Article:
“It’s kind of the story of the year,” said Spencer Hawes, who had 13 points and 14 rebounds. “We battle back, but it takes so much energy to get back into games. We have to start giving ourselves a little pad to be on the other end absorbing it and having that little burst to finish them off.”

In his eighth game back following knee surgery, Rondo had a season-high 11 assists and came one rebound and one basket away from a triple-double. In a game in which all of the intangibles were equal -- the Sixers had 16 turnovers, Boston had 15; the Sixers had 47 rebounds with 13 offensive, Boston had 48 and 12 -- Rondo shifted the balance.

Facing off against rookie Michael Carter-Williams, who was named the Eastern Conference Rookie of the Month for January before the game, Rondo played like a conductor.

“He’s their compass,” Brown said about Rondo. “He’s just like Chris Paul where he has that cocky side that you just love where he’s in control of the game. It’s his ball and he’s going to dribble at a pace that he wants to and around who he wants to. Maybe he’s going to shoot it or maybe he’s going to drop it off. He navigates the lane freely.”

Carter-Williams had his eyes wide open while playing against Rondo, too. Though the knee surgery has left the Celtics’ point guard just slightly slower than normal, the basketball IQ and court savvy were as fine-tuned as ever.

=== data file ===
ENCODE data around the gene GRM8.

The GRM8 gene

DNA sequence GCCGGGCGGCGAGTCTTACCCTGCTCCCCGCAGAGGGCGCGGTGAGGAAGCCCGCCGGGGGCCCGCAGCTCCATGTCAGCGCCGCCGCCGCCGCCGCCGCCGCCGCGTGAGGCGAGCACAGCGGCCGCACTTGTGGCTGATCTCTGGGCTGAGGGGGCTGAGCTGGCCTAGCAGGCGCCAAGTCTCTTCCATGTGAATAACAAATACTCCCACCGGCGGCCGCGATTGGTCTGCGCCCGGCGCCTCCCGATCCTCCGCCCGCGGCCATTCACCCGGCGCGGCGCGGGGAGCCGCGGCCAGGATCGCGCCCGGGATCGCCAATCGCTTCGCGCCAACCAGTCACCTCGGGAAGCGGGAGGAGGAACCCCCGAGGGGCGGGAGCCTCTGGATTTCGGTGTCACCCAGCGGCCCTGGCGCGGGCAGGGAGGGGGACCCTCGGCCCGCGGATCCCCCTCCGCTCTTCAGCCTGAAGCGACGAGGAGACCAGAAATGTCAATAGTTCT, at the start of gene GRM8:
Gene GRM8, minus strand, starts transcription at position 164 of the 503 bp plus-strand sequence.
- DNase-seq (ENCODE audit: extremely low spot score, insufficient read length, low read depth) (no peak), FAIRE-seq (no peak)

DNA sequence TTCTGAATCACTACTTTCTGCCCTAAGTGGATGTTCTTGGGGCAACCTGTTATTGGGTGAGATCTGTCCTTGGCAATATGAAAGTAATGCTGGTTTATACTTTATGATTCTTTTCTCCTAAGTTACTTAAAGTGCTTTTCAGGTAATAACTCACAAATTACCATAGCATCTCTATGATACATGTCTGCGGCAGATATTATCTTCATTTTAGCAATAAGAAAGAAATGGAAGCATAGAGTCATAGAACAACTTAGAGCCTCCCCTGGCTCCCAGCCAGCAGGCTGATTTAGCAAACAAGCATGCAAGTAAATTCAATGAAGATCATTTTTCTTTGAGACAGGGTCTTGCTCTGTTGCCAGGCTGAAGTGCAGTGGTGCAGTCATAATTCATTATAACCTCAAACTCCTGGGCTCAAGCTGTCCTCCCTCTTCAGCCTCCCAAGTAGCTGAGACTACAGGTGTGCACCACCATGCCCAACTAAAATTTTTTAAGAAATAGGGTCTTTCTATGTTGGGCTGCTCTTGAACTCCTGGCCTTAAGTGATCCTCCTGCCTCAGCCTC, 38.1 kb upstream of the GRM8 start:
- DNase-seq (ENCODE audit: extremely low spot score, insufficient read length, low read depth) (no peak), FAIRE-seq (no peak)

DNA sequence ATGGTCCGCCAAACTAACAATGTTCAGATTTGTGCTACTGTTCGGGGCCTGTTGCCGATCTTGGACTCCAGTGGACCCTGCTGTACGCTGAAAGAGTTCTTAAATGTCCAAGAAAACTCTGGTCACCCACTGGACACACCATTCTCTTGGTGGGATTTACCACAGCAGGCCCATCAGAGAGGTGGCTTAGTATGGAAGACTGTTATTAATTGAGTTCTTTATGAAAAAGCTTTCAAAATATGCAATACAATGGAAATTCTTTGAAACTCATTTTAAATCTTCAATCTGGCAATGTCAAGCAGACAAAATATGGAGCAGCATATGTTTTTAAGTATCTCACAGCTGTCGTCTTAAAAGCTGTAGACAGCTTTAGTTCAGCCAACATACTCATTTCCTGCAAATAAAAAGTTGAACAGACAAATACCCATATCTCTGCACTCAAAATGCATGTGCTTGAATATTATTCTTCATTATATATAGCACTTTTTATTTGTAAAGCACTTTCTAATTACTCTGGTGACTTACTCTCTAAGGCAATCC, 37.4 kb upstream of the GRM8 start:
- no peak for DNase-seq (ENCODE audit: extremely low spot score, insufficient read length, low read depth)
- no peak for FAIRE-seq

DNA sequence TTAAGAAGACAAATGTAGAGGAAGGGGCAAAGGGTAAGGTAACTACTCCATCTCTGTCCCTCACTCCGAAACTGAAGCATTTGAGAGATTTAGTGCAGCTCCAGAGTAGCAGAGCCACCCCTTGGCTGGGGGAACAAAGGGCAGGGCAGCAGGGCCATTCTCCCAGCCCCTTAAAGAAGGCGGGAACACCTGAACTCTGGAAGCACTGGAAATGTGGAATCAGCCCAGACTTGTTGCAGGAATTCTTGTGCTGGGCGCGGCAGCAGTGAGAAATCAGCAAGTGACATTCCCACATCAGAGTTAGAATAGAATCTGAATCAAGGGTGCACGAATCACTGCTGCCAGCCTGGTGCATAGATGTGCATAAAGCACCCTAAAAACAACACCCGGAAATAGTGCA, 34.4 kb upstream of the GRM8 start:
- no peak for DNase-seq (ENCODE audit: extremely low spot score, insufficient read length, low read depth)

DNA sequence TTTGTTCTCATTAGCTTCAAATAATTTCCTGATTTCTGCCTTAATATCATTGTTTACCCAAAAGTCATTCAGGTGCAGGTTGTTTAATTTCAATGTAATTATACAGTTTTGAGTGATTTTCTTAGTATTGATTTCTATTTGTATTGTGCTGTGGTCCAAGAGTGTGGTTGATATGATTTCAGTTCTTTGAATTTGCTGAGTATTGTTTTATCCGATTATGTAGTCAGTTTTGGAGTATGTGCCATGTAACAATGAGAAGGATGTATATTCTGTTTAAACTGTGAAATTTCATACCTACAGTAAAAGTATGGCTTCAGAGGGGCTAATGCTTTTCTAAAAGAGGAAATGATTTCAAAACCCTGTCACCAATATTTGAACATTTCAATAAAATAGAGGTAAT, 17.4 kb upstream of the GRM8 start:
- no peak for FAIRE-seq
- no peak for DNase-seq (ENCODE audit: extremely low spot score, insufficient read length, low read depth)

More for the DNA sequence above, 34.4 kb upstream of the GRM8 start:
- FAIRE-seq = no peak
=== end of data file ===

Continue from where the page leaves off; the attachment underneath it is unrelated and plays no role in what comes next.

There was plenty for the Sixers’ rookie to pick up on.

“He’s definitely a pass-first point guard,” said Carter-Williams, who had 11 points on 16 shots with six assists and four turnovers. “He’s a great passer who always finds his teammates and he’s the leader out there.”

Certainly, Carter-Williams is working to develop into a leader like Rondo. And despite the early-season accolades, it’s been a rocky road for the rookie. For instance, Carter-Williams had half of his assists during the first half, but the team was only able to find two shots in the opening half for leading scorer Evan Turner. Thad Young made up some of the difference with 12 of his team-high 20 in the first half, but the Sixers rarely run plays just for Young.